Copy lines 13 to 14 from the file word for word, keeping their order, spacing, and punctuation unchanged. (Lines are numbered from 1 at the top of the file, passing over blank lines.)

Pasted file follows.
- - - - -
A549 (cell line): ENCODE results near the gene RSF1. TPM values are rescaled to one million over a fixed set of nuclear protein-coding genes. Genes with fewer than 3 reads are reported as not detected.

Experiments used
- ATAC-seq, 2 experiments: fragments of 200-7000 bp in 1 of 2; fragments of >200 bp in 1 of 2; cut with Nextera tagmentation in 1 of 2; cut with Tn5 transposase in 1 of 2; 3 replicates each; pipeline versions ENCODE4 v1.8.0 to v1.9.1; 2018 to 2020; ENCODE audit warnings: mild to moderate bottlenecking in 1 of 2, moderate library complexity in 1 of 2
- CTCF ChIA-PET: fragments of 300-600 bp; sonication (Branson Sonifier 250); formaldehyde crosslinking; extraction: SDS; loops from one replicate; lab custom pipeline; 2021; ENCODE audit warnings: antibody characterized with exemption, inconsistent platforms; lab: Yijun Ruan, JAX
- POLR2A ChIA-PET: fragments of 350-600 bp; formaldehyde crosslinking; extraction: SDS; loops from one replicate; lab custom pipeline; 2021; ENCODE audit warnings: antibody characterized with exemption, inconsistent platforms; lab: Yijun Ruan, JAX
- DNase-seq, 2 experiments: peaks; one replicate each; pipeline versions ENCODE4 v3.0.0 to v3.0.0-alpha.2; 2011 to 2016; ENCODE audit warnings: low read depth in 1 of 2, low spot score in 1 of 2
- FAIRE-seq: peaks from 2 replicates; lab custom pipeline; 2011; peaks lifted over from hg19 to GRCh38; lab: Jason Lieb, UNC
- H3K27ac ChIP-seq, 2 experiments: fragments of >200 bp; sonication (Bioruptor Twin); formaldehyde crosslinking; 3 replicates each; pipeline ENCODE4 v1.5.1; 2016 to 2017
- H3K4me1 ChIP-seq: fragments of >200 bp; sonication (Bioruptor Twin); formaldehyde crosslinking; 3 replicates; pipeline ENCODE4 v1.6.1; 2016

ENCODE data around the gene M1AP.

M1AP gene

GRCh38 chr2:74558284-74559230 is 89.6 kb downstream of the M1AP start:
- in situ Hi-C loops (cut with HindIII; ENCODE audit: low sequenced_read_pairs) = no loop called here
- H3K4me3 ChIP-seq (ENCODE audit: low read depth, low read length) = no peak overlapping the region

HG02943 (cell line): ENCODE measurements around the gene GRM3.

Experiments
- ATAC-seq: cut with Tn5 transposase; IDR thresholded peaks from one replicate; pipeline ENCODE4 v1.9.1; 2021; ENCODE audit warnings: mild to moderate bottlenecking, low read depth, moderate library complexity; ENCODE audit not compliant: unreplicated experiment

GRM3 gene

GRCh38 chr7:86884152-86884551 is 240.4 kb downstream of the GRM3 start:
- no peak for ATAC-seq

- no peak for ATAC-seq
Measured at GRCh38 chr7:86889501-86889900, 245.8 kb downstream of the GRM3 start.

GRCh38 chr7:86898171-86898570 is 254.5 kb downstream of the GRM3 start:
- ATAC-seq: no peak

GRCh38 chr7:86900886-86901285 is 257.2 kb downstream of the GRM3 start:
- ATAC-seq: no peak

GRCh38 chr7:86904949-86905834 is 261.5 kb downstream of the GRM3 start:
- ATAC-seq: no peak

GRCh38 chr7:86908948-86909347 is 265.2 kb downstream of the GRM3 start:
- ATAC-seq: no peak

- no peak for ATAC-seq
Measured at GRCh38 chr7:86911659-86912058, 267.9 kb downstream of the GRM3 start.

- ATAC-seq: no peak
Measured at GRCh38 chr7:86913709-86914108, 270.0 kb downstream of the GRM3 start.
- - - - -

- in situ Hi-C loops (cut with HindIII; ENCODE audit: low sequenced_read_pairs) = no loop called here
- H3K4me3 ChIP-seq (ENCODE audit: low read depth, low read length) = no peak overlapping the region